(b) the average operating efficiency of the solar panel population,
(c) average cloud cover, and if you are generating a long-term forecast,
(d) the growth of the embedded solar generation in your service area.

The white paper breaks these pieces down into manageable tasks and begins with an example that illustrates the impact embedded solar generation can have on existing load forecasting models. This is followed by an overview of the language of solar generation and a presentation of practical steps to develop engineering-based explanatory variables that capture the load impact of embedded solar generation. The modeling constructs presented in the paper can be used in both short- and long-term load forecast models.


My white paper can be downloaded from Itron’s website. Click here to download.

http://energy.gov/eere/sunshot/sunshot-initiative


The Solar Lease Deal

Working in the energy industry puts a big target on your chest when it comes to solar leasing deals. In the span of weeks, I have had several friends approach me asking whether they should sign up for a solar panel lease deal from a local company.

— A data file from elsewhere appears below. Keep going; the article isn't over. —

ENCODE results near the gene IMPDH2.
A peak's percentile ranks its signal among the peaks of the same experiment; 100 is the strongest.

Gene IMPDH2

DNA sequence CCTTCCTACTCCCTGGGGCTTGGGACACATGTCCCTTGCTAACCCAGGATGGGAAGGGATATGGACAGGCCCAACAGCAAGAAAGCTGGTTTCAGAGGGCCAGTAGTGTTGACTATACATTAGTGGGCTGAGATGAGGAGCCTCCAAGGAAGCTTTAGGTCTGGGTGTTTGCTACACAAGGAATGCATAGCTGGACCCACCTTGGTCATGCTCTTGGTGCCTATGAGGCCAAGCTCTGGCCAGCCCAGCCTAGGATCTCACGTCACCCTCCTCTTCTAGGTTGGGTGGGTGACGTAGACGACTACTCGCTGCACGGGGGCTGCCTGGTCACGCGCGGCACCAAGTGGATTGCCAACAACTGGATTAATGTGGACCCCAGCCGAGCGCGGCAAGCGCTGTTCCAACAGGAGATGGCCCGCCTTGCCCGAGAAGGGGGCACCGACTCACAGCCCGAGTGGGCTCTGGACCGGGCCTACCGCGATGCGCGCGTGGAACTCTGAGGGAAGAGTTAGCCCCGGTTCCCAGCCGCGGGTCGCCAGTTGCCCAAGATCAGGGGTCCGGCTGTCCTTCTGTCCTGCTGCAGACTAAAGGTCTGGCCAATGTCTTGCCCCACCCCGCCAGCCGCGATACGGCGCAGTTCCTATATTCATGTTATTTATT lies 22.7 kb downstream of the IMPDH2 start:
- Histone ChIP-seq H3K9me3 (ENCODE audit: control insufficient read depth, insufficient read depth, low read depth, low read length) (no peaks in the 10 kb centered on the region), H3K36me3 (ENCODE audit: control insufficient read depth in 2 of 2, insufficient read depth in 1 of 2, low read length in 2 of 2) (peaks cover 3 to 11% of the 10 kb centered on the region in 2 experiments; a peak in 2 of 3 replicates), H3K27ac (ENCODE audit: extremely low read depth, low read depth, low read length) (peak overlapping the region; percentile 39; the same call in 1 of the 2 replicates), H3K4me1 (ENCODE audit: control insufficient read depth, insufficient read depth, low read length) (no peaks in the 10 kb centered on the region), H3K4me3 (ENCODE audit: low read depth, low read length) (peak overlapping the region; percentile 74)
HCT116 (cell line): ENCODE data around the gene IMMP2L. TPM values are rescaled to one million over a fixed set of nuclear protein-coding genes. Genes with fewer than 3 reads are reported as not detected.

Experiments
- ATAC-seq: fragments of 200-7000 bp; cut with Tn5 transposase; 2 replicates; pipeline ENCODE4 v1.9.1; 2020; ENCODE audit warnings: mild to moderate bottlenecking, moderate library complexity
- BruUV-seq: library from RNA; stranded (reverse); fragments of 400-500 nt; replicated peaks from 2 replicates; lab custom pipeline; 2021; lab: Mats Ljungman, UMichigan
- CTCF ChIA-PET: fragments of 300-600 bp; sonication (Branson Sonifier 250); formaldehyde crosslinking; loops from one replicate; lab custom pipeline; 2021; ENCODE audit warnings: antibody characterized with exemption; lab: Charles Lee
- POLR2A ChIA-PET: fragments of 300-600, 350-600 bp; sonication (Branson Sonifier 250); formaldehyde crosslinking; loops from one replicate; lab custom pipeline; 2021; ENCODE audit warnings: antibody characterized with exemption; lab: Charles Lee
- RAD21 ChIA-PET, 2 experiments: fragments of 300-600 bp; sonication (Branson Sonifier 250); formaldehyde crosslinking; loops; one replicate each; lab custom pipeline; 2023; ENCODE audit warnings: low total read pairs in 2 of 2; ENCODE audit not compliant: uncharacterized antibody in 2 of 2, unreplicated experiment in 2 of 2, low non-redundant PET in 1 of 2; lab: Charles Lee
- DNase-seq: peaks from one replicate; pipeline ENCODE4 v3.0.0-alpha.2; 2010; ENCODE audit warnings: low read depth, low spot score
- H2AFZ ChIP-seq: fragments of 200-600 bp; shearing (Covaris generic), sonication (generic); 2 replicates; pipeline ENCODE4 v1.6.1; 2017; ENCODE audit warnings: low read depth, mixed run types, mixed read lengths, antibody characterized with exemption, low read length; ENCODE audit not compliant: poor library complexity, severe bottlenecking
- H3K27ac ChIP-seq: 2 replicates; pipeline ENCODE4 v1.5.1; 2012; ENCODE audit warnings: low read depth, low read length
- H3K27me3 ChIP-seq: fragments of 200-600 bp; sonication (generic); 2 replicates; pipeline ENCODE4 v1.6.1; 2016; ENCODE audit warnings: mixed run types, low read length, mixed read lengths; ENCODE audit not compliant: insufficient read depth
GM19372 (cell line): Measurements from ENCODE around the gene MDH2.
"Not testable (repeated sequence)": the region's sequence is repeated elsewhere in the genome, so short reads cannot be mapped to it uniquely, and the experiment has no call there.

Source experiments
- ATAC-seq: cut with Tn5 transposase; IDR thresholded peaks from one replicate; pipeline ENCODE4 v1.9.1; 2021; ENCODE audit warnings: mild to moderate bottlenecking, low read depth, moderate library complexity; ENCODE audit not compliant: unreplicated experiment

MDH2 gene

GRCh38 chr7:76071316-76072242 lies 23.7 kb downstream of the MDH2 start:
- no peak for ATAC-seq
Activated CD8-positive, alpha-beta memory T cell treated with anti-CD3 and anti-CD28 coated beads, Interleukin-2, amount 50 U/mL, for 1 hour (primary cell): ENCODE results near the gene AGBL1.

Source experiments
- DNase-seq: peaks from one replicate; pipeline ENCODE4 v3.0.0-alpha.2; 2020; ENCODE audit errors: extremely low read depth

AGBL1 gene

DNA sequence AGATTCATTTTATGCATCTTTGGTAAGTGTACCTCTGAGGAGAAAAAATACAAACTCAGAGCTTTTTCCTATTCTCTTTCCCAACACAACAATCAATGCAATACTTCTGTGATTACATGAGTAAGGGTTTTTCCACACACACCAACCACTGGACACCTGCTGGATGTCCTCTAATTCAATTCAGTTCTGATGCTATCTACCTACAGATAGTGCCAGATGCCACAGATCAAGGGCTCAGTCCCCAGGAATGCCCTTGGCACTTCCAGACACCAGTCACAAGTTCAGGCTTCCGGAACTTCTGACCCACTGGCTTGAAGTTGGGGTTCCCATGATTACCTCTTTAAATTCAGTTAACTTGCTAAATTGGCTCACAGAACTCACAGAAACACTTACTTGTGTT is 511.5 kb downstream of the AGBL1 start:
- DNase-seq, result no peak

With this new assignment, I sharpened my pencil (really a spreadsheet), collected their last 12 months of bills, and calculated their electric costs with and without the solar deal. It’s important to understand that each person is different as shown by their historic energy consumption. For my friends, the cost savings from leased solar ranged between $20 and $200 per year under current rate conditions. The trade-off for the immediate savings (and no upfront costs) is the 20-year contract agreeing to purchase the solar power output at a fixed rate escalating with inflation.

Solar House-01In the few cases I reviewed, the savings weren’t great. Apparently my friends don’t use much air conditioning in our mild coastal climate. But, if you double their energy consumption or add an electric vehicle, the savings would more than double due to the quirkiness of an increasing tiered rate structure.

For the analytical mind, calculating savings is a straight-forward exercise in math once you understand the electric rate structure. But, what captured my attention was why my friends with such low energy consumption were being targeted by solar lease companies? Are the solar lease companies making such large margins on their sales that they profit by saving customers $20 to $200 per year?

In the following weeks, I was also contacted by a company offering me a solar lease program. Like my friends, my analysis showed low savings (I also don’t have air conditioning). Then it hit me. We are being offered the solar deals because our zip codes imply that we are credit worthy enough to sign the 20-year lease.

There are many factors that we should consider when forecasting the penetration of rooftop solar. We should examine payback periods, local rates, and distribution issues. We should also add one more factor into the equation, we should consider which of our customers have a big target on their chests called credit worthiness.